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8 Useful Apps Every Learner Should Not Miss

8 Useful Apps Every Learner Should Not Miss

If you want to be a good student of school or student of life, you’ll need the right learner apps to maximize your capacity to learn and grow. There are some obvious productivity tools (Microsoft Word, the default notes app on your phone, etc.), but there are also many other choices for learner apps beyond the obvious that will enable you to learn more faster. Read below about a number of powerful learner apps for many of your possible needs.

1. Scrivener

wikipanion

    Microsoft Word

    is the word processor almost everyone, from students to employees, is expected to utilize. However,it has a number of issues. It’s clunky, it’s complicated, it’s expensive… ultimately, it’s just not the best choice for most users. People eager to learn might benefit from simpler word processors or, better yet, somethingjust as complex but much easier to use. Scrivener is one ofthe very best learner apps out there. It takes all the things you need from Word and adds other features like split-screen and the ability to easily combine a series of documents into one file.

    2. Evernote

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    evernote

      Sure, you can jot down a thought you had with an app pre-installed on your phone. But Evernote does that and so much more. It’s one of the only learner apps that allows you to collect and organize hundreds or even thousands of notes. Students can benefit greatly by keeping a separate digital notebook for each of their classes or fields of study.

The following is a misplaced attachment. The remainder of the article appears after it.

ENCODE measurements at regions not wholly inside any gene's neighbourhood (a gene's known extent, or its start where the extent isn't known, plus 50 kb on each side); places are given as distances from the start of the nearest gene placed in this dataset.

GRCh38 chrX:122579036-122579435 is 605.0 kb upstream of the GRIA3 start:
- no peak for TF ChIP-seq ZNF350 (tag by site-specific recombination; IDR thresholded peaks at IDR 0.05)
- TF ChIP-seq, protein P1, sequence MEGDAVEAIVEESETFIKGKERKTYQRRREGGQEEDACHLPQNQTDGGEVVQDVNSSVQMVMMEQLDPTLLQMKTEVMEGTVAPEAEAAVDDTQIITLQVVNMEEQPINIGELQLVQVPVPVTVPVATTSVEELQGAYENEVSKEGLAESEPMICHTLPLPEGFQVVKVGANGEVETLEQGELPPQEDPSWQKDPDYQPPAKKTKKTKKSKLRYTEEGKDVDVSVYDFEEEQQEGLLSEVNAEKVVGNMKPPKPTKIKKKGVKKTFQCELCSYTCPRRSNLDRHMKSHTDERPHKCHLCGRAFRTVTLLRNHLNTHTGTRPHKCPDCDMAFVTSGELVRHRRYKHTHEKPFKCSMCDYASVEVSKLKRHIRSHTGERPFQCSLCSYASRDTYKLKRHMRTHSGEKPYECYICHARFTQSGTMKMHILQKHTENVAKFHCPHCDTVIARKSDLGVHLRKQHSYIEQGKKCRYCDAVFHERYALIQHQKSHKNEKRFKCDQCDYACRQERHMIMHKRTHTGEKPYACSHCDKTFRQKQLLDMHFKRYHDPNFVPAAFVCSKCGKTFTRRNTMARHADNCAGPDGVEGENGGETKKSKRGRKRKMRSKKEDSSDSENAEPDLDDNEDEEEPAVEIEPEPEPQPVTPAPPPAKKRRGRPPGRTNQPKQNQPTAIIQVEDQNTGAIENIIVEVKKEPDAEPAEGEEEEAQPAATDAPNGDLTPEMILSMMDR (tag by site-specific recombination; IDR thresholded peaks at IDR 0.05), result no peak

3. Pocket

      pocket

        Whether you’re writing a twenty-page research paper or just trying to learn about a subject for your own entertainment, you’re going to need resources on the net to complete your assignment. Pocket is a great way to save articles and web pages to read later orcite as references. With an extension, all it takes is the click of a button to send important information to one handy destination.

        4. Drafts

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        drafts

          When you need to get something down right away, the Drafts app is among the best learner apps for your needs. That’s because you can type it down and figure out what you want to do with the text later. Options include saving it to Evernote, sending it as a text, posting it to social media, and a whole lot more.

          5. Wiki Apps

          wikipanion

            Wikipedia

            is a great resource for learners, providing you a starting point for your research. Apps that make the Wikipedia experience better are naturally, then, prime choices for learner apps. Check out software like Wikipanion to make something great even greater.

            6. Mailbox

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            mailbox

              Normally, you’re not supposed to use your email inbox as a to-do list, but Mailbox(for iOS, Android and Mac) makes doing so a pretty solid idea. With the ability to separate emails into lists and “snooze” ones for later in the day, week, or month, this is one of the onlylearner apps that makes the highly coveted Inbox Zero possible.

              7. 1Password or LastPass

              1password

                If you get hacked, you risk losing all kinds of research and data that you badly need. To create highly secure passwords and keep track of all of them, you need a password manager like 1Password or Last Pass. It might cost a little money, but it’s going to save you from a lot of scrambling.